In addition, in this prior art device, the wet mat can be crushed due to the difficulty in taking the wet paper into the forming cylinder at a high speed. This problem becomes more severe as the wet paper consistency decrease with increases in the amount of stock per layer on the short wire. Accordingly, the amount of stock per layer in the short wire cannot be increased without risking the problem of the wet mat being crushed at the forming cylinder. Further, the device shown in FIG. 3 is intended to facilitate white water treatment. However, there are problems created by the spattering of mist. Further, the white water in the cylinder mold is difficult to treat because the felt travels over the forming cylinder 24.
Replacement of the felt 19 in this prior art device is difficult because the loop formed by the felt is complicated due to the fact that the felt 19 is Wrapped around portions of a plurality of short wires 21. Accordingly, sometimes felt having a seam (similar to that of drawing canvas) is used, and a mark on the paper can occur when the seam arrives at the coacting roll 25.
Further, in the device for forming multilayered paper shown in FIG. 3, the bonding strength of the wet mat decreases as the dehydrating capacity of the short wire table is increased which raises the wet paper density.
In the prior art device for use in forming multilayered paper shown in FIG. 4, a high level of vacuum is required to suction the white water upwardly against gravity and to discharge the white water from the autoslice provided in the vacuum dehydrator. Because the white water always fills the vacuum dehydrator 39, an even greater level of vacuum was required for discharging the white water and dehydrating the stock in the two wires through the white water. In addition, because the short wires 34, 45 are pressed forcefully on the forming shoe (not shown) of the vacuum dehydrators 39 by the high level of vacuum, a large amount of power was required to drive the short wires.
With respect to the ability to operate a low speed and to make high weight paper, the prior art device of FIG. 4 is better than that of the prior art device of FIG. 3 because the radius of curvature at the lead-in box in FIG. 4 is larger than that at the forming cylinder in FIG. 3. However, there are still some problems in leading the wet paper layer into the short wire units at a very low speed in the prior art device of FIG. 4. Therefore, it is necessary to use a relatively large amount of stock per layer.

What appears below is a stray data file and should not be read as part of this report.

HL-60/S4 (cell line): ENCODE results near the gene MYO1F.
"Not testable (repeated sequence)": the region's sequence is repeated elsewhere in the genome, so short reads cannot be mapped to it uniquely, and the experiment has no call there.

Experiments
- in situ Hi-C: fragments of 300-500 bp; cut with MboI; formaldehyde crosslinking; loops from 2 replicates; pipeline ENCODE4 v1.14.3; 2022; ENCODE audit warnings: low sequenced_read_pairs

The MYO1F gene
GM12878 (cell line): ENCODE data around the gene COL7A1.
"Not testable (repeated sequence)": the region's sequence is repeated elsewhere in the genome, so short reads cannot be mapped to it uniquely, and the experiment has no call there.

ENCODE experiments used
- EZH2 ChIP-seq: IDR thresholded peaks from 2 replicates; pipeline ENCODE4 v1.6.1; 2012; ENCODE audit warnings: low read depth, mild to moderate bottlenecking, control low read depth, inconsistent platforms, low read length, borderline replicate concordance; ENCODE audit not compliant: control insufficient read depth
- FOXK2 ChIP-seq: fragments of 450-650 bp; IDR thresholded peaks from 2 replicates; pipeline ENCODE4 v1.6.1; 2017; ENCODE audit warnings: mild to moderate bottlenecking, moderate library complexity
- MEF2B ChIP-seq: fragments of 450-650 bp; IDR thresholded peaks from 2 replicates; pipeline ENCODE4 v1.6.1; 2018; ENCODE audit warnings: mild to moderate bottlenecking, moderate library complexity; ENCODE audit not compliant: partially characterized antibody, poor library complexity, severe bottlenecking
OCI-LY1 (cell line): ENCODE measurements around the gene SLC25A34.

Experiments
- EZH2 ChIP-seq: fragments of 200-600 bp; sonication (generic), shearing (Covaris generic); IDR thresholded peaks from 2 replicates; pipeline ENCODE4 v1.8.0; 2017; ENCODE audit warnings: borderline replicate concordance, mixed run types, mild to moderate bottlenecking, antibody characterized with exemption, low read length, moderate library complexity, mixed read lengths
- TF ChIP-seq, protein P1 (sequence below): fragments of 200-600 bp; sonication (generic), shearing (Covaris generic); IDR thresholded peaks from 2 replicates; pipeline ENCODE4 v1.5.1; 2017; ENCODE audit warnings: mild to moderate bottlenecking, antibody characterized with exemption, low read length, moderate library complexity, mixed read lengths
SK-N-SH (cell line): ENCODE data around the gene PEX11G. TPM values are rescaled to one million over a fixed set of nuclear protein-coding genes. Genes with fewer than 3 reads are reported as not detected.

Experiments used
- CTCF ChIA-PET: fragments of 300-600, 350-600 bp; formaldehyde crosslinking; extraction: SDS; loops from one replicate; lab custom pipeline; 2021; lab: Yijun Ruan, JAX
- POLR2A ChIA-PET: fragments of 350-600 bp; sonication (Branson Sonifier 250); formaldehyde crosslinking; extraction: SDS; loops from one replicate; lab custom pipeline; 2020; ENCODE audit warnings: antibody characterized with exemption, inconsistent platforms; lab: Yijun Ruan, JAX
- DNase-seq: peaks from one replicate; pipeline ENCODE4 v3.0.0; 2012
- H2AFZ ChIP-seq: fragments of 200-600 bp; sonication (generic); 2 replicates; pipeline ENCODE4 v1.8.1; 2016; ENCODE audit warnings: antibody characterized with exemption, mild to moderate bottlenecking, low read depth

Further, in the short wire units in the prior art device of FIG. 4, treating the white water from the short wire 34 is difficult and measures are required for preventing the mist generated from spattering, because the short wire units are provided on the Fourdrinier wire.
Objects of the present invention are to solve the above-described problems in the prior art.
To achieve these objects, the present invention provides an apparatus for use in forming multilayered paper characterized in that a plurality of short wire units are disposed beneath an endless loop of felt, fixed dehydrators including a forming shoe having an upper curved surface are disposed within the short wires of the short wire units, respectively, and the endless loop of felt is in pressing engagement with each of the short wires of the short wire units along the curved surface of each of the fixed dehydrators. In addition, the fixed dehydrators can take the form of a suction box having a housing connected to a vacuum source such that a vacuum is used to accelerate the dehydration of the stock by the forming shoes of the dehydrators. Paper layers are formed by dehydrating the stock ejected onto each of the short wires and moving the stock between the endless loop of felt and the short wires.